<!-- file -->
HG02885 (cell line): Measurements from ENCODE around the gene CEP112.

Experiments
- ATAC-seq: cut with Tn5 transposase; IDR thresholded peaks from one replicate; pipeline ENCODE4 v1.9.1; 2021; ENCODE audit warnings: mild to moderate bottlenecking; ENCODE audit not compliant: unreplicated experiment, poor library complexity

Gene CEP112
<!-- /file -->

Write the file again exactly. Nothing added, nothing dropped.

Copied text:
HG02885 (cell line): Measurements from ENCODE around the gene CEP112.

Experiments
- ATAC-seq: cut with Tn5 transposase; IDR thresholded peaks from one replicate; pipeline ENCODE4 v1.9.1; 2021; ENCODE audit warnings: mild to moderate bottlenecking; ENCODE audit not compliant: unreplicated experiment, poor library complexity

Gene CEP112